011: Remember

During the summer of 1998, I spent an entire day in our local public library, looking at informational illustrated books about military uniforms over the centuries.  It hooked me.  I became borderline obsessed with everything military.  I wanted to join the United States armed forces.  I wanted to become a soldier.

Over time I realised that my interest in joining the military had nothing to do with how soldiers dressed, nor did the combat part interest me.  What captured my attention was the discipline each solider demonstrated in the pictures.  Under the harshest of conditions, each individual seemed composed, focused, and ready to take on whatever may come their way.  Granted, these were just pictures, but the images stuck with me till this day.  Right then, after spending a day at the library looking at these books, at the age of 14, I wanted to join the United States military.

Fast forward to 2002 – I did everything I could to join the United States Marine Corps.  I had been part of my local Young Marines program, I did what I could to pass my courses in high school, and I maintained a strong level of physical fitness.  However, soon after I graduated from high school, I was told I could not join the military because I had a history of severe asthma.  For over a year I fought this.  I trained, wrote to my local government officials, trained some more, visited every recruiting station I could, and continued to train.  I took the Armed Services Vocational Battery (ASVAB) assessment and was told that I scored so well that I could consider any role in the services I wished.  My physical fitness scores were far above what was required – higher than anyone in my recruitment class at the time.  My local senator wrote me a letter stating he believed that my commitment earned me the opportunity to prove myself in training.  I even went so far as to have my doctor write a lengthy letter stating his belief that I could serve.  However, in one hour, reviewers at my local Military Entrance Processing Station (MEPS) said I couldn’t join because if my asthma flared up in combat I could be a detriment to my unit.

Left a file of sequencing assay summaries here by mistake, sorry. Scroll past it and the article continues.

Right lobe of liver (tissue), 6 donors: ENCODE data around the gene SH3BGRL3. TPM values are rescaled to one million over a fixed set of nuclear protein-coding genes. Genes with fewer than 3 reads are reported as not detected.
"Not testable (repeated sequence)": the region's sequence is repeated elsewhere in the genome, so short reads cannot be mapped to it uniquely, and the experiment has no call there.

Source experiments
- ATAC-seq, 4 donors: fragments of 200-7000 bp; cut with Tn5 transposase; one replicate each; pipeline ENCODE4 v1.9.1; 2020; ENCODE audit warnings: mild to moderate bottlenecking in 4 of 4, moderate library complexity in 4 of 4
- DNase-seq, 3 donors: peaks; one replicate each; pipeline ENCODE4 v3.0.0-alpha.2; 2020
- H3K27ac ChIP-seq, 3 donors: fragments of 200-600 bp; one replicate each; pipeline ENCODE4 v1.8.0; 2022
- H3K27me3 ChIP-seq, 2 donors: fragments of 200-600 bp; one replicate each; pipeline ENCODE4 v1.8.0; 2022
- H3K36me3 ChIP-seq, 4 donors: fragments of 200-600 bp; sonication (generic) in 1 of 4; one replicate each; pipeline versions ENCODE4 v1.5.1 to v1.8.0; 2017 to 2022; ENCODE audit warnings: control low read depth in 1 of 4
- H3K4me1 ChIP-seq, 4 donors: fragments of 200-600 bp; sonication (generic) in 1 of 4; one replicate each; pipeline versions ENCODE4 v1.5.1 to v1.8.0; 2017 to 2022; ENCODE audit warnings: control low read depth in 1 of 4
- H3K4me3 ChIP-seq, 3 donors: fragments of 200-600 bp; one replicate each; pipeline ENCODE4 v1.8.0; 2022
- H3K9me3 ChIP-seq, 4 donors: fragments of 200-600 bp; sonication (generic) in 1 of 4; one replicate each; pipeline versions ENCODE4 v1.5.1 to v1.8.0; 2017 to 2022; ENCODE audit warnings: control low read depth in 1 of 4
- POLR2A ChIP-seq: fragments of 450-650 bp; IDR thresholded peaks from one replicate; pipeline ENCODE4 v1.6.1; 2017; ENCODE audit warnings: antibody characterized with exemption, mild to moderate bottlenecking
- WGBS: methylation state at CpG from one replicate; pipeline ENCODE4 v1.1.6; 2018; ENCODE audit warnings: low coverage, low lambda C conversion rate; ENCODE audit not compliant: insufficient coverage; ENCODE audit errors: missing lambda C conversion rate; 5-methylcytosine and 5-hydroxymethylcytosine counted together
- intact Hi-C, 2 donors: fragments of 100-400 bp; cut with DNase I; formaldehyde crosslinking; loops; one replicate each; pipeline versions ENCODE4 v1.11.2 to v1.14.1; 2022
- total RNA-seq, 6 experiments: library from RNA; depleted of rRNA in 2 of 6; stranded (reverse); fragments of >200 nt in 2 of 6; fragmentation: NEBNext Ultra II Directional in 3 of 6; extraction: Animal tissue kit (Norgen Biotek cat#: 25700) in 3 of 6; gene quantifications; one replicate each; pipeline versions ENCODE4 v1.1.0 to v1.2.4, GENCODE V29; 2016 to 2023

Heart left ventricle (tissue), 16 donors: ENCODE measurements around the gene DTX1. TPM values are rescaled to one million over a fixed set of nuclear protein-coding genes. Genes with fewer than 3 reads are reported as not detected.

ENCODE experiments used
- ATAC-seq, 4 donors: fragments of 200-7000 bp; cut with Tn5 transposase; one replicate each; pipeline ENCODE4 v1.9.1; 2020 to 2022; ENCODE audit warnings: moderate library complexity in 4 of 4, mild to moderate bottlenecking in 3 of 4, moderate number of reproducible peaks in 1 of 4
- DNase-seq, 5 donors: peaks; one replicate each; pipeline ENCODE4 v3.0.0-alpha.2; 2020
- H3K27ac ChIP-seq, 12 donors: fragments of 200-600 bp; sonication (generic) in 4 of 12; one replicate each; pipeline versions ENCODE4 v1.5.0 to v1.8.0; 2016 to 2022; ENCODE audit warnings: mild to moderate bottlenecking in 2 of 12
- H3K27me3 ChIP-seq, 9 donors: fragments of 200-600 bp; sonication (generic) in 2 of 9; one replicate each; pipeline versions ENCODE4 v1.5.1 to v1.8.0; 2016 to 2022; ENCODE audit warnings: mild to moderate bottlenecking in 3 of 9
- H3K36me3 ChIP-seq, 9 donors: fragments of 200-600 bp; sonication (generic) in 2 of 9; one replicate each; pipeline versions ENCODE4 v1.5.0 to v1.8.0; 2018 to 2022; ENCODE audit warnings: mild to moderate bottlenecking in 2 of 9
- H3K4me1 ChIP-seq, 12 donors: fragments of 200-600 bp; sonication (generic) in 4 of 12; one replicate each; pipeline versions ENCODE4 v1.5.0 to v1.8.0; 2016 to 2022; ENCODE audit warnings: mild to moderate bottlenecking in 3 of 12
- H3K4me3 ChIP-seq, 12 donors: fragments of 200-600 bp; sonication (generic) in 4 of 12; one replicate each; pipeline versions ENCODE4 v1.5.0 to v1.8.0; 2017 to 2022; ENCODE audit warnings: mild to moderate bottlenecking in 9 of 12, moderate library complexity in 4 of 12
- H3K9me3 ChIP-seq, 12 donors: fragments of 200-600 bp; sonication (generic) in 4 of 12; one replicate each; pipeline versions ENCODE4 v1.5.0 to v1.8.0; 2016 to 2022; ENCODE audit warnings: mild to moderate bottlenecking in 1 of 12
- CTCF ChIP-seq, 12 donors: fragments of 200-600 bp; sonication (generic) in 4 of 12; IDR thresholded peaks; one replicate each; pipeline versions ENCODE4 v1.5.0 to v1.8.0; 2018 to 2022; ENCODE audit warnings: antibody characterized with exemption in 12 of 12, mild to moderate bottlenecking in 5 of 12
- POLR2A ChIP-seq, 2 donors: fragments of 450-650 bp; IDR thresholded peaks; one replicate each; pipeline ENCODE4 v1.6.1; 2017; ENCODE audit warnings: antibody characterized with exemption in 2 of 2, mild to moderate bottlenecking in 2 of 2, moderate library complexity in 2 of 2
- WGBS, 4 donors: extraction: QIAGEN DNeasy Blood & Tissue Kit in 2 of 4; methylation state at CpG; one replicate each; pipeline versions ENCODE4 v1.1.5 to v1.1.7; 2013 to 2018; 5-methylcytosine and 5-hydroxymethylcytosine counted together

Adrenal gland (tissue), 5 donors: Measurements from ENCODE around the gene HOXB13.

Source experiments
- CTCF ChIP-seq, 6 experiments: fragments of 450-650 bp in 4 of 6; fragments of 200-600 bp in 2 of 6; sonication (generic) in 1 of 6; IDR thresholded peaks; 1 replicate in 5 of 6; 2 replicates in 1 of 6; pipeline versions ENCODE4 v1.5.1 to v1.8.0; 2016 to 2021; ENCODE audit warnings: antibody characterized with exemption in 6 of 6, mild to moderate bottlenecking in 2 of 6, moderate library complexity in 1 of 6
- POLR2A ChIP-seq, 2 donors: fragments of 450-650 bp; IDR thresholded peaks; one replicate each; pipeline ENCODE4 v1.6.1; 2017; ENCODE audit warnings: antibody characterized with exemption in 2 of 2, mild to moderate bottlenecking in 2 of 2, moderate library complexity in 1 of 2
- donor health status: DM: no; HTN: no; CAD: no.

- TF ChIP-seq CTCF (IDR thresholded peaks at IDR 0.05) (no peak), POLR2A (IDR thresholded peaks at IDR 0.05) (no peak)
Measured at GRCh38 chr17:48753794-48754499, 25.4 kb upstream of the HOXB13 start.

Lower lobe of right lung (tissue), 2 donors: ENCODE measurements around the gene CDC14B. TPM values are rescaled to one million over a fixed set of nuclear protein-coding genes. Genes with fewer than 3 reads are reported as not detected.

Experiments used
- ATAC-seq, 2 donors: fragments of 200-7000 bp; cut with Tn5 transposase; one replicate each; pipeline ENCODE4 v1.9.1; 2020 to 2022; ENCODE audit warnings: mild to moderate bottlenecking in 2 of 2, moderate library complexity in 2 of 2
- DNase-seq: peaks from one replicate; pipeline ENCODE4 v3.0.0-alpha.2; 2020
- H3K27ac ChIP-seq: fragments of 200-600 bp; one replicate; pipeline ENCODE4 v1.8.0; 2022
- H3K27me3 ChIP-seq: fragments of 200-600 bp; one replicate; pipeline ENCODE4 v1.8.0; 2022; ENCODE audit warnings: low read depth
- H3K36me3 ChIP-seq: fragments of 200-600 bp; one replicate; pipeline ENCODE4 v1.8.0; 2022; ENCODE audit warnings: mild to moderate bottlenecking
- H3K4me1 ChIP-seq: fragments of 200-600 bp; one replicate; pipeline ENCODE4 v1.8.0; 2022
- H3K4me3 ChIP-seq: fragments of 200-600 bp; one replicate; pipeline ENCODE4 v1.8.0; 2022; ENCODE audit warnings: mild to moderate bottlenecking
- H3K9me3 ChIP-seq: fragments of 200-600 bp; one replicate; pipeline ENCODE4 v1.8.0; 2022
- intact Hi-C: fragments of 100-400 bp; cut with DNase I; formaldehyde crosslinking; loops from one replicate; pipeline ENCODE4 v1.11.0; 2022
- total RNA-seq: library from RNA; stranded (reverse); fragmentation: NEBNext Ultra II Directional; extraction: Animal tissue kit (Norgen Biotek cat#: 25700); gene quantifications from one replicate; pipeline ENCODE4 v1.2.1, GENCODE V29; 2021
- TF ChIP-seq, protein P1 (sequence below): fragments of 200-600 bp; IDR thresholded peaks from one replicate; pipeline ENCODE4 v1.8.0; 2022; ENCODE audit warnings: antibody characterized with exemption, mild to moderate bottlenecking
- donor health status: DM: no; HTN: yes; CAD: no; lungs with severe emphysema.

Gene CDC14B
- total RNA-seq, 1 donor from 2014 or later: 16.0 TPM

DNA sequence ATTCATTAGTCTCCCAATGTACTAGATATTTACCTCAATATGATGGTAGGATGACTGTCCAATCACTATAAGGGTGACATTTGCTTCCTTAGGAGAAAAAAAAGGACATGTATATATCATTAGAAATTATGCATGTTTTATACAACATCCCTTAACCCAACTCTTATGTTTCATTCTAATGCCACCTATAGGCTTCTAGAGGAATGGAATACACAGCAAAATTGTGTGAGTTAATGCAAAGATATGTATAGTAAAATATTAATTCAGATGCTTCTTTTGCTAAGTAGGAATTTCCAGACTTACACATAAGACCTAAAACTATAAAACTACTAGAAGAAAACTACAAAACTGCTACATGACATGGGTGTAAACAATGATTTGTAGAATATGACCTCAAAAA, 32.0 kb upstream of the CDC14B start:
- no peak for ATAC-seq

While I understood their reasoning in many respects, I was severely disappointed.  So much so in fact, I fell into a depressive state.  A year later my girlfriend at the time, now my wife, helped me find a job working for a university as a landscape worker.  This was the start of something new for me.  Here I was able to take night courses, earning my Bachelor’s degree in Social Sciences.

In 2008, my wife and I were taking some vacation time in Healdsburg, California.  For those of you unfamiliar with Healdsburg, it’s a wonderful little place situated within Sonoma County, wine country.  We were staying at a B&B located in town, and we spent the days touring different vineyards.  This was one of my favourite holidays to date for many reasons.  One reason was that I found my new passion, just like I did the day I was in my local library.

I don’t remember the exact date, but I remember the moment as if it were yesterday.  After a great day of visiting a few vineyards, my wife and I went out for dinner in town.  As we were walking back to our B&B, we passed a small elementary school.  The lights were on in the school, and I could see children’s work posted in the windows and on the walls.  The school seemed alive with student accomplishment and exploration.  I can still clearly see the building, the playground equipment, the pictures made by children, everything.  I knew right then, I wanted to become a teacher.  I wanted to help children explore their worlds and guide them through the process of creating meaning for themselves.  Soon after, I changed from my Masters of Counselling program to a Masters of Education program.  The rest was history.